I’m a business owner. My company — O’Brien Communications Group (OCG) — is a B2B brand-management and marketing-communication firm that helps companies position their brands effectively and persuasively in industries as diverse as: Insurance, Financial Services, Senior Living, Manufacturing, Construction, and Nonprofit. We do our work so well that seven of the companies (brands) we’ve represented have been acquired by other companies. OCG is different because our business model is different. We don’t bill by the hour or the project. We don’t bill by time or materials. We don’t mark anything up. We don’t take media commissions. We pass through every expense incurred on behalf of our clients at net. We scope the work, price the work, put beginning and end dates on our engagements, and charge flat, consistent fees every month for the terms of the engagements. I’m also a writer by calling and an Irish storyteller by nature. In addition to writing posts for my company’s blog, I’m a frequent publisher on LinkedIn and Medium. And I’ve published three books for children, numerous short stories, and other works, all of which are available on Amazon under my full name, Mark Nelson O’Brien.

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  1. “The boy said, ‘On the other side, there was a picture of a man. I put the man back together, and the world took care of itself.’ ”

    Got me with that one short part in a totally excellent article, Mark! Amazing in many ways, not the least of which is how fast you wrote it … you must have seen Dennis’ article way before I did!

    • Thank you, Susan. Oddly enough, we can only remain united in these here United States if we take responsibility for ourselves. Individual responsibility and thicker skin will enable us to take care of ourselves first, better enabling us to take care of each other. “Put your own mask on first.” That phrase becomes more poignant all the time, doesn’t it?

  2. Excellent article and message, Mark! I had Viktor Frankl’s quote on my fridge for quite a long time as I practiced pausing, reflecting, deconstructing myself from the inside, and then later responding. Now I say to my SO (significant other) or other people in my life-after pausing-who are open to my external processing of insights—this is what I learned about what was happening in my boat-inside of me-this is the limiting belief, point of view, core value, past emotional content I identified that needed thorough examination-and maybe some of it got throw over board-out into the ocean of salt water and sea creatures who can feast on that energy. Here’s his quote: “Between stimulus and response there is a space. In that space is our power to choose our response. In our response lies our growth and our freedom.” -Frankl, Author of Man’s Search for Meaning and Holocaust Survivor I happy to say that I know track closely my internal world for all those inside sensations-the slow burn in the belly of anger-the hurt in the heart of what might be rejection-the tightened throat, clenched jaw, or frozen eyes. Staying inside my body, I can track and clip the wires that would in the past lead to nasty words exploding from my mouth and that consistently make situations worse and the fearshame monster inside grow even bigger. I called it the anger-shame cycle…it takes much courage (and sometimes support) to break free of that festering loop.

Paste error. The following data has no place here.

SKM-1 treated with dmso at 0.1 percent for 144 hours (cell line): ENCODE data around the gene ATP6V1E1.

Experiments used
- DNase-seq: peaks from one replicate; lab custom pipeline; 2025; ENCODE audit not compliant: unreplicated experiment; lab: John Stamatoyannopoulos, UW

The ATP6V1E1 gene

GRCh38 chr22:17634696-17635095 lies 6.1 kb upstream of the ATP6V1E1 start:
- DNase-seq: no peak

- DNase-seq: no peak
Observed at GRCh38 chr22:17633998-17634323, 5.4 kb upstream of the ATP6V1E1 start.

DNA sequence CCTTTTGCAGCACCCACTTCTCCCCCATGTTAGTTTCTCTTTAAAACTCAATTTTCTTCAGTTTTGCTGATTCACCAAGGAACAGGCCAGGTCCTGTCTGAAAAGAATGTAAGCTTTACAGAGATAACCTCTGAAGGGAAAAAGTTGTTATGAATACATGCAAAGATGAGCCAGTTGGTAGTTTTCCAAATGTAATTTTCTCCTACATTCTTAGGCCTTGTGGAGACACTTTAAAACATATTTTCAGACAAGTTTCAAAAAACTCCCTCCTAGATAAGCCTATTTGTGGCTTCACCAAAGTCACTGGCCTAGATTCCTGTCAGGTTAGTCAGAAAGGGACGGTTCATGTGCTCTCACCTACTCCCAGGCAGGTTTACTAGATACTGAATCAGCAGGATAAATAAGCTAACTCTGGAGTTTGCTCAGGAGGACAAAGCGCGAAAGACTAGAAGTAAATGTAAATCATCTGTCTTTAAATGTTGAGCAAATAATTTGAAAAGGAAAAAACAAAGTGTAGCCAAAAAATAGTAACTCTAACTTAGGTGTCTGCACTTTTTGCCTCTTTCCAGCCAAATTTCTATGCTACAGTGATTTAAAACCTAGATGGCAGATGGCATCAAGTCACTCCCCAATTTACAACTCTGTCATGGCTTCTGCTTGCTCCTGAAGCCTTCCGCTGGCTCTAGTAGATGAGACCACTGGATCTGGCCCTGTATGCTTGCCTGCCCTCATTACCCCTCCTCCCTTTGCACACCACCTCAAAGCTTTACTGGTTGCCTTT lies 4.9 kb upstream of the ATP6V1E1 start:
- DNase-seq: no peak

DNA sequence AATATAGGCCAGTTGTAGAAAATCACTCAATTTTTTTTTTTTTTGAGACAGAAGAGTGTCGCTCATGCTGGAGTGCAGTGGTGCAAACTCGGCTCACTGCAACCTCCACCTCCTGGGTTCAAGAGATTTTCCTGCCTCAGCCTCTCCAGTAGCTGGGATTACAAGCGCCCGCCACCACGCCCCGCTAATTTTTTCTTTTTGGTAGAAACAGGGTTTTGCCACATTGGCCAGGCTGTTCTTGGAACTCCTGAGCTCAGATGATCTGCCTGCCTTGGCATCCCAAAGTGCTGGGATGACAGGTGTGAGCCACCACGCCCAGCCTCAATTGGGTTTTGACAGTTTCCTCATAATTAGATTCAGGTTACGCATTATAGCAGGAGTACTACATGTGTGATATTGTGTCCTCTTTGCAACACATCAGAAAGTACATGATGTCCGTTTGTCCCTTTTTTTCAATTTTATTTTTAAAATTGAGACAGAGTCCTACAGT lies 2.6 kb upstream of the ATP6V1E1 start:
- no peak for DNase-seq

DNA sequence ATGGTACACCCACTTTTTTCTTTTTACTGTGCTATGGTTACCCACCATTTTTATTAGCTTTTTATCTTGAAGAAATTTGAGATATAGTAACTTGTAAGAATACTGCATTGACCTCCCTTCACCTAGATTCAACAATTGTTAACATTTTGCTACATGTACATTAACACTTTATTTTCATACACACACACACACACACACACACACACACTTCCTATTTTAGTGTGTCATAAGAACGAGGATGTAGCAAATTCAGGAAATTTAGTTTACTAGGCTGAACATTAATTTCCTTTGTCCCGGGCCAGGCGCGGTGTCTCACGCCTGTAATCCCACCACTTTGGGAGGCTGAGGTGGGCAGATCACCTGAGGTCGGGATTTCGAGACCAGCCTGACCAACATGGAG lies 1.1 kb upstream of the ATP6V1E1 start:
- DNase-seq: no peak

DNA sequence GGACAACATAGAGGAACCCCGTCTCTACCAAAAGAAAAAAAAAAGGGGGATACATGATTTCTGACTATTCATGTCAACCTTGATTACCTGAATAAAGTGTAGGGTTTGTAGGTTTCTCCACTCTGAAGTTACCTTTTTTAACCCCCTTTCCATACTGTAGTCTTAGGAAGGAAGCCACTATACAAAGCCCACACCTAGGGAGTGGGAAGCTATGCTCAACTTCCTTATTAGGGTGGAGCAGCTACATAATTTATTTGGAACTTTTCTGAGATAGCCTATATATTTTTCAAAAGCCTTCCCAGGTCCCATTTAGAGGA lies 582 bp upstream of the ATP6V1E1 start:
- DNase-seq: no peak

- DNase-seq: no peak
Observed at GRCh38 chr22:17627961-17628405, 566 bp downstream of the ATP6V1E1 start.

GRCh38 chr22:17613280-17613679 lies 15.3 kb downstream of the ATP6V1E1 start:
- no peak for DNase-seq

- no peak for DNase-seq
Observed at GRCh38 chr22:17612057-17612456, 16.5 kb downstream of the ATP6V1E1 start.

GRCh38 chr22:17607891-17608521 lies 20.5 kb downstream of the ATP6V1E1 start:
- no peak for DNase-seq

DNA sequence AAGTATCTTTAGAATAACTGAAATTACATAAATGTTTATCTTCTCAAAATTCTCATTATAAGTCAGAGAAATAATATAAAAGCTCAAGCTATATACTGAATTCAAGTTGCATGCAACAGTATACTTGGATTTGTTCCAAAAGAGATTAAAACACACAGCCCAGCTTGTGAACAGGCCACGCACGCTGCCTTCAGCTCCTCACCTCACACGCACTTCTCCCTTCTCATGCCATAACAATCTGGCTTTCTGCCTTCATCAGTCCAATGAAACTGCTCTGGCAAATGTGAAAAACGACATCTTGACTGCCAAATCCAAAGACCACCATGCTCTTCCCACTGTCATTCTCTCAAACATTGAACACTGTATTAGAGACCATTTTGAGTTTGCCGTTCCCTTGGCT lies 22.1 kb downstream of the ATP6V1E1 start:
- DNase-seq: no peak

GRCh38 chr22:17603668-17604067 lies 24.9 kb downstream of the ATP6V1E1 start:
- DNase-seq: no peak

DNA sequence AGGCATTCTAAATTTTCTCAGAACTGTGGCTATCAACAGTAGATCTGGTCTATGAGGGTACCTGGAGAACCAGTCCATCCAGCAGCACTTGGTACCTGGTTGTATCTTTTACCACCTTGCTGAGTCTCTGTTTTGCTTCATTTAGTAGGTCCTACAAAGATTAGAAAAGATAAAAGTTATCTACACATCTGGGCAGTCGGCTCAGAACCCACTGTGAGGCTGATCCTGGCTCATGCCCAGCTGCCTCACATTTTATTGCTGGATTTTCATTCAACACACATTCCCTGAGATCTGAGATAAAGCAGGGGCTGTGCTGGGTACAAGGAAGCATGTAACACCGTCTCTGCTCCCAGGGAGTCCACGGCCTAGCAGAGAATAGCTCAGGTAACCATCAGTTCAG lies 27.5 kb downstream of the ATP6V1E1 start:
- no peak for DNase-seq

• Amen to every word you wrote, Laura. And thank you for writing them.

      Most of us will never likely be tested to the same extent Viktor Frankl was. But we will all be tested. And our ability to pass that test necessarily comes from within. The way we judge others is always a reflection of the way we judge ourselves.

      The only bogeymen are the ones we permit.

    • Thank you, Frank. The corollary to what you’ve written here is that we can’t ask of others what we’re unwilling to do ourselves, including — especially — looking within.